Why You Should Stop Romanticising Poverty
It was 12:30am and I was keeled over the toilet of an airborne plane, throwing up the half-digested Red Rooster chips I’d forced myself to eat just an hour earlier. I wasn’t just feeling physically sick; I was plagued with enough self-doubt to seriously contemplate if I was also mentally sick. What the actual fuck did you get yourself into, Madi? I mindlessly traced the patterns on the cubicle walls with shaking fingers, too busy having a meltdown to realise how gross and inconsiderate it was to hug an airplane toilet for an immeasurable amount of time. Oh well.
So there I was, an 18-year-old white girl on a flight to Kenya where I would volunteer for the next three months. It sounds questionable, I’m aware. With the commercial exploitation within voluntourism coming to light, it was more important than ever for a wannabe-volunteer like myself to recognise that there was a right and wrong way to go about volunteering. But I wasn’t pursuing this endeavour to fulfil a well-intentioned ego trip of being a white saviour. I’d carefully chosen a small grassroots organisation that was run by the locals for the locals. I wasn’t foolish in thinking I was going to “save” anyone. What I wanted was to not be so naïve anymore; I wanted to understand a world outside of my own.
Going into this, I hadn’t the slightest idea what Kenya would be like, or the impoverished people I would be working with. I had never heard nor participated in a conversation about Kenyan culture before. And while I did my best to research in advance, the internet was woefully inadequate. So when friends, family, and strangers alike threw their opinions around, I had no authority to dispute them.
Their whirlwind of advice and judgments were made up out of combination of what news they’d read, what TV they’d watched, and what recounts they’d heard from a friend’s friend: all sources of which weren’t necessarily realistic, balanced or objective. Nonetheless, all we had were misconceptions.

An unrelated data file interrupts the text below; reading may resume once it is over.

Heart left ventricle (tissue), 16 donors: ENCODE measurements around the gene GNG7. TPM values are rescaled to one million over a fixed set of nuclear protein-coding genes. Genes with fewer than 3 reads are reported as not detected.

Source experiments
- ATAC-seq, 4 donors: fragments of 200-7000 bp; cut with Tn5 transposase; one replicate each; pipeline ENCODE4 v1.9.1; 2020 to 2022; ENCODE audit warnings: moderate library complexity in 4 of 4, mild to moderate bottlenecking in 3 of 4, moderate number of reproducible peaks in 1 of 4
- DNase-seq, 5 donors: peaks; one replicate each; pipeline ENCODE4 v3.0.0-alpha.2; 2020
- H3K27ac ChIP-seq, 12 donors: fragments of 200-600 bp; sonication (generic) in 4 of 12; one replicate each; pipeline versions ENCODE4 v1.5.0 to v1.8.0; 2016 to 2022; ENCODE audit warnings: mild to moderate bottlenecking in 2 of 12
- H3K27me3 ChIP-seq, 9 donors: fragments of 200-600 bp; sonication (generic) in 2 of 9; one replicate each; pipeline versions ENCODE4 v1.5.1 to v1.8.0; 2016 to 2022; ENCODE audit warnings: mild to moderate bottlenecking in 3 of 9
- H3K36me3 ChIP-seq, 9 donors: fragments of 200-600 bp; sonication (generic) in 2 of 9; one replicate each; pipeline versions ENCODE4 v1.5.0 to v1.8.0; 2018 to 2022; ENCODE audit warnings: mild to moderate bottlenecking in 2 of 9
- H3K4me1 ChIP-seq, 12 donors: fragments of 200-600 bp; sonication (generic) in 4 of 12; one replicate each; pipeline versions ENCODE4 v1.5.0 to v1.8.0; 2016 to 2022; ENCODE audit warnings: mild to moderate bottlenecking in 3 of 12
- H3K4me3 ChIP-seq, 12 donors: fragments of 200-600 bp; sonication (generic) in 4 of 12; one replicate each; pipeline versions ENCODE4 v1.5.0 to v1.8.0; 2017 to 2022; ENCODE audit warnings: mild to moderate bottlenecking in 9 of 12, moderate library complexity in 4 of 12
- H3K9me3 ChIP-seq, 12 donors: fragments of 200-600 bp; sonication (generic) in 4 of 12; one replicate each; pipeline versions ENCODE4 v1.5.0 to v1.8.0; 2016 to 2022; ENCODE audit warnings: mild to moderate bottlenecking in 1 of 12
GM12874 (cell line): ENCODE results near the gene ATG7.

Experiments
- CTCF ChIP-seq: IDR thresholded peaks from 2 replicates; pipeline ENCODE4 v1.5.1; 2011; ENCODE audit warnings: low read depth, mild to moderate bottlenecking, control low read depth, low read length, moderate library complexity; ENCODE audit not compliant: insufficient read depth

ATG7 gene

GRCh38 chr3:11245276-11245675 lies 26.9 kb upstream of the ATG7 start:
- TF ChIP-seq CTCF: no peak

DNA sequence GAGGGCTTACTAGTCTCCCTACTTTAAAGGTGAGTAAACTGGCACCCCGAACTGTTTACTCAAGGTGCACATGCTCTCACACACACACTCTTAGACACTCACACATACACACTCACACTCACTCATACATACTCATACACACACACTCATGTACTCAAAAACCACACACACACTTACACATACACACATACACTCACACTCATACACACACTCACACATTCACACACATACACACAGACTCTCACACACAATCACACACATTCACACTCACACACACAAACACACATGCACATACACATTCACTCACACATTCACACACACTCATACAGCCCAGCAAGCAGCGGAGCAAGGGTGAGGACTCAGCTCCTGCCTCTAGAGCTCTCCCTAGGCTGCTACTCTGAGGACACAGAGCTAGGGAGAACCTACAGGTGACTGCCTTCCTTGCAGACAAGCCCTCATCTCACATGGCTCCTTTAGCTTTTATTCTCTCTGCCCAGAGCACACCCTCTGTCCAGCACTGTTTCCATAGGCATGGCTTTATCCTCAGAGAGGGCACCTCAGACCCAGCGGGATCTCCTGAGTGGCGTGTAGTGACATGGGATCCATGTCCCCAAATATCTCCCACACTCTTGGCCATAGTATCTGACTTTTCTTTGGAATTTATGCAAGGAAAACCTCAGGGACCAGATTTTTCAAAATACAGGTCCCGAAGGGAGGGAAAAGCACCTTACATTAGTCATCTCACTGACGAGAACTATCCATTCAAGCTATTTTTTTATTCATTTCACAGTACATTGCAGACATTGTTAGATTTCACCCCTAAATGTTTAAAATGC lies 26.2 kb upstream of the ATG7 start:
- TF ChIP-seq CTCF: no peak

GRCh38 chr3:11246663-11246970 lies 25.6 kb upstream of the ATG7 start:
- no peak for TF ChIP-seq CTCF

One in particular stood out as particularly illogical:
“I reckon those poor people are actually a lot happier than us,” they’d contemplate. “Simplicity is peaceful. Money often comes at the price of our day-to-day wellbeing.”
As if the mental health of an office burn-out and the impoverished is a fair and justified comparison. This isn’t to say that the weight of deadlines, a mortgage, taxes, the insecurities from and drains of social media, as well as the general complexities and busyness of our everyday lives aren’t a heavy burden to bear; but it’s not survival we fight for, it’s growth. And that, I learned from my time in Kenya, is a precious commodity limited mostly for the privileged to explore.
When the people I had talked to argued that those who live below the poverty line were happier, they must’ve imagined that the poor either didn’t know what they were missing or that they wouldn’t trade their “simple” way of life for the complexities of a privileged society.
So on March 19th 2017, with apprehension in my eyes, mud under my feet, and the acrid smell of garbage in my nostrils, I met the impoverished students I would teach for the next three months. It took less than three seconds for the children to notice me. The younger ones squealed and threw themselves into my arms, while the older ones bounded over and waited impatiently to shake my hand. I was the shiny new toy in their relatively small playground.